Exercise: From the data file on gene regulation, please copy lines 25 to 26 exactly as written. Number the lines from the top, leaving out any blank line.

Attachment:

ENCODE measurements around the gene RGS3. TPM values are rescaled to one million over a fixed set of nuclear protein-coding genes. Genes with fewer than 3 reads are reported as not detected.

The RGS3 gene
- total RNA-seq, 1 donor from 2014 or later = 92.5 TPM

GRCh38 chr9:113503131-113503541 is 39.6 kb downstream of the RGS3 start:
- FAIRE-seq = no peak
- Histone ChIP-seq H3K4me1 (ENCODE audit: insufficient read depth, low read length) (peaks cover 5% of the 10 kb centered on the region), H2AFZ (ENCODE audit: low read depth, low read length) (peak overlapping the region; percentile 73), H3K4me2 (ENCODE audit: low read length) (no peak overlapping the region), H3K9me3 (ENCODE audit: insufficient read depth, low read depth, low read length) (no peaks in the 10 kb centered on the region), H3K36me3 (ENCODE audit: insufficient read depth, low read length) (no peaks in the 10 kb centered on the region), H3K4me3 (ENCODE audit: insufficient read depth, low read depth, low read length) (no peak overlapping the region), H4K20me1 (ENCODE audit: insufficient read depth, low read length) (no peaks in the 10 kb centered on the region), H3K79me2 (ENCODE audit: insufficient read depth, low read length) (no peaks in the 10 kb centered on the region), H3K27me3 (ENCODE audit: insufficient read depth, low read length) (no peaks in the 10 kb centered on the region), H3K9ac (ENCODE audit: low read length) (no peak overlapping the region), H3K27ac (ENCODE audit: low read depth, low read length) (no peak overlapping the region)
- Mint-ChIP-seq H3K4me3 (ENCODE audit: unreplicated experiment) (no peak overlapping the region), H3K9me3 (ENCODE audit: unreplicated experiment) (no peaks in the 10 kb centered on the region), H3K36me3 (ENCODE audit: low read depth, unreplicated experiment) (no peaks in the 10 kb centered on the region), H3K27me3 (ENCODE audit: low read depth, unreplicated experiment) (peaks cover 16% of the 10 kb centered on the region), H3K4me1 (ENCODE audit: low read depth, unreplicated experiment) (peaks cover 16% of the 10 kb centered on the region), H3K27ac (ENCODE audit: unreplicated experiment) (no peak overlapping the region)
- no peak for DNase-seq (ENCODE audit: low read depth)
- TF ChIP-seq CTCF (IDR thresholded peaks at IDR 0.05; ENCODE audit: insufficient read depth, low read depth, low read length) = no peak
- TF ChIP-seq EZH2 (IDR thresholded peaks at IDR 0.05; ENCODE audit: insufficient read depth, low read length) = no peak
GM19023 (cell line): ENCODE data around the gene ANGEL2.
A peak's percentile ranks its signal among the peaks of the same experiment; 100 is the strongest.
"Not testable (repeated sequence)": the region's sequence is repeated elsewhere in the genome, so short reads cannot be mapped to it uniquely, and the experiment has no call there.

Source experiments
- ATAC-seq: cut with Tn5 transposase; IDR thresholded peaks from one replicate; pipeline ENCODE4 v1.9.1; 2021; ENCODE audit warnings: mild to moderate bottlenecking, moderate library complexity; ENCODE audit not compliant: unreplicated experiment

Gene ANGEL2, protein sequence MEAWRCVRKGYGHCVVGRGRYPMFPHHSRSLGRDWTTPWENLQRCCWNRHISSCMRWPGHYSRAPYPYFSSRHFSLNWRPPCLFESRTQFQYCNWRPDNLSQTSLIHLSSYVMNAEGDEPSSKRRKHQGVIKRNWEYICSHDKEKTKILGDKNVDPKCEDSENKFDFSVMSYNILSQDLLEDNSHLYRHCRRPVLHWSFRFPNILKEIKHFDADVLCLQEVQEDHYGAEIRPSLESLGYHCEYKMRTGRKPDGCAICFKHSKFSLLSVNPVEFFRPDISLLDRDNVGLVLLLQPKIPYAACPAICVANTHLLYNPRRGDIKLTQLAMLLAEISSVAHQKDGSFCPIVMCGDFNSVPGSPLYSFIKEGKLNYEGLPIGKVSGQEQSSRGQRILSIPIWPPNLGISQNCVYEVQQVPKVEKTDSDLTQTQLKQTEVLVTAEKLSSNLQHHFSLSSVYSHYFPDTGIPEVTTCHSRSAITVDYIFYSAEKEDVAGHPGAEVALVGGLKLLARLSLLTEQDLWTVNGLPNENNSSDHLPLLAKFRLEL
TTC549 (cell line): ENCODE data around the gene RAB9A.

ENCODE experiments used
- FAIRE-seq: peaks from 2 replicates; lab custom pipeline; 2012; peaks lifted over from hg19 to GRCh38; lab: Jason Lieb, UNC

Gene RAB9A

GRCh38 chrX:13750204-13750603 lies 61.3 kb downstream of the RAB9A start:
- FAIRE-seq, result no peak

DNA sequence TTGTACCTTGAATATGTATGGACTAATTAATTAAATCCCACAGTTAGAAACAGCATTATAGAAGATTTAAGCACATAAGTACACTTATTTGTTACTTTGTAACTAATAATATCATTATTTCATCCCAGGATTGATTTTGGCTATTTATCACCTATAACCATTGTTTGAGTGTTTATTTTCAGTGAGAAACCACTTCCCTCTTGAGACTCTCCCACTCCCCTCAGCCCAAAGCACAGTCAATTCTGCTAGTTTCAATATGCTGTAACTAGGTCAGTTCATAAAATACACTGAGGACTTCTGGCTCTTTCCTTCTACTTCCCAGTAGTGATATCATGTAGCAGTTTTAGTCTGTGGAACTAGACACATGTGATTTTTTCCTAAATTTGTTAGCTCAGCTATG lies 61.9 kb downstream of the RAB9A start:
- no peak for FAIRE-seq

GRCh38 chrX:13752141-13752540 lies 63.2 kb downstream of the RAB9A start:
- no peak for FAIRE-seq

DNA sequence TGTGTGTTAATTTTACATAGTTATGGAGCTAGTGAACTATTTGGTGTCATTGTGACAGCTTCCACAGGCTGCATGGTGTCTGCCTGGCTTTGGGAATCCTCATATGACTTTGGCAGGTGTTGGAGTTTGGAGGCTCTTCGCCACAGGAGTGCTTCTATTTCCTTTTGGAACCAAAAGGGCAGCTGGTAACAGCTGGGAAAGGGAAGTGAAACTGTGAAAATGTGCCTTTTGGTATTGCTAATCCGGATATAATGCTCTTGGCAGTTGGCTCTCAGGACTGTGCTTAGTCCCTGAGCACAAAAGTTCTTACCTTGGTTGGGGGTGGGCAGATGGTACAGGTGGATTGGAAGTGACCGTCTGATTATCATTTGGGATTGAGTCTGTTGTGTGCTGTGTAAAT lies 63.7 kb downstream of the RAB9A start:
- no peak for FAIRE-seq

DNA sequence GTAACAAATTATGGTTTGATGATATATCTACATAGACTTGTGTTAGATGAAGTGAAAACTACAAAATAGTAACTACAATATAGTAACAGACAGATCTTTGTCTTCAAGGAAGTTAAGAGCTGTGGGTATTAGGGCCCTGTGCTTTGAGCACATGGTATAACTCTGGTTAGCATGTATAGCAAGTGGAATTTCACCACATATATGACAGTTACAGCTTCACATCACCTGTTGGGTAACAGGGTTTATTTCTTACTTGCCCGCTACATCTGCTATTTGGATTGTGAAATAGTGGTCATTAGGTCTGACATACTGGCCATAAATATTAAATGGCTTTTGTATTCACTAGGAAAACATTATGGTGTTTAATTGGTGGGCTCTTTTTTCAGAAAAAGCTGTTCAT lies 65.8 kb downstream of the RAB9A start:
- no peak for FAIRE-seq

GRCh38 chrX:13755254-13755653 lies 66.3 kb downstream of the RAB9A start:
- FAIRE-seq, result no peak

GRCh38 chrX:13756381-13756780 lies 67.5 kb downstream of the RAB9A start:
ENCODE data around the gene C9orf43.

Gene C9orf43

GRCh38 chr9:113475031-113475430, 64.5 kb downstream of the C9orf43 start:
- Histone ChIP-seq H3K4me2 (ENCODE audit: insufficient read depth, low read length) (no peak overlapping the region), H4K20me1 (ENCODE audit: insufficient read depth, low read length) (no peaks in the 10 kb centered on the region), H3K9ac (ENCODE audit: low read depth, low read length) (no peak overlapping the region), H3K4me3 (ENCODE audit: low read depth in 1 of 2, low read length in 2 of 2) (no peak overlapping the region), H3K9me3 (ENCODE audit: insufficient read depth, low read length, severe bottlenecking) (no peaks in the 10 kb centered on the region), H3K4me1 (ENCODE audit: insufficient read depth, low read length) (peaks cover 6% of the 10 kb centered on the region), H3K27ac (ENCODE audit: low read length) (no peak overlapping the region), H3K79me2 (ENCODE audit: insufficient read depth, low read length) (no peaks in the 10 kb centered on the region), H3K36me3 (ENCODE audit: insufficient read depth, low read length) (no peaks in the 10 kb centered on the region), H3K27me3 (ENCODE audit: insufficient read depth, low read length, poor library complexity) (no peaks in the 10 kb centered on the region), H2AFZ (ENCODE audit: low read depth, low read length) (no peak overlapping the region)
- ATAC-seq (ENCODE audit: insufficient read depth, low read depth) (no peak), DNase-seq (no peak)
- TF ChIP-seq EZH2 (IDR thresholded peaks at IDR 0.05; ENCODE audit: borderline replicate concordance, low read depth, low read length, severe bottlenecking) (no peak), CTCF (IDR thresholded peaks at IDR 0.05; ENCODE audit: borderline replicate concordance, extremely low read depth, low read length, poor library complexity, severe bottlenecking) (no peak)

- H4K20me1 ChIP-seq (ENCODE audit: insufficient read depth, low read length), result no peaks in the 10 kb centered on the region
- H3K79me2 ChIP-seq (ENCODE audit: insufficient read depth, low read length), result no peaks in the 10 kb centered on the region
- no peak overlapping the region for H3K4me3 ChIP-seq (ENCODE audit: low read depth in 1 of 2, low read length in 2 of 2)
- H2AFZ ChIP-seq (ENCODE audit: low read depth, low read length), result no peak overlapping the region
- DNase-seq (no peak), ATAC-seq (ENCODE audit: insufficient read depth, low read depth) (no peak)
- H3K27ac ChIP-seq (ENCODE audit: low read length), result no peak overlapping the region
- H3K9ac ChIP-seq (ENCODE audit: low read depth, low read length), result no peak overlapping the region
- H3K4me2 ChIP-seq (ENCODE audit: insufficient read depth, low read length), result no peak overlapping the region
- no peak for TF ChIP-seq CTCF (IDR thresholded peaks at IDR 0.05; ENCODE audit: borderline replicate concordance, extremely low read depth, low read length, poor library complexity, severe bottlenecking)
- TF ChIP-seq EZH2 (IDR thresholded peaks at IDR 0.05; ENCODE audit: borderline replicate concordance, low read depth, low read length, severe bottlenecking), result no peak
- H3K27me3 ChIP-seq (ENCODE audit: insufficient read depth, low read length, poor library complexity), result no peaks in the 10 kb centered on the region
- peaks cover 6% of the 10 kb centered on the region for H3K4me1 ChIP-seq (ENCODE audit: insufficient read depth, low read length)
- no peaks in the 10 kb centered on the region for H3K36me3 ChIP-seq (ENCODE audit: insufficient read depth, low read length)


GRCh38 chrX:13752141-13752540 lies 63.2 kb downstream of the RAB9A start:
- no peak for FAIRE-seq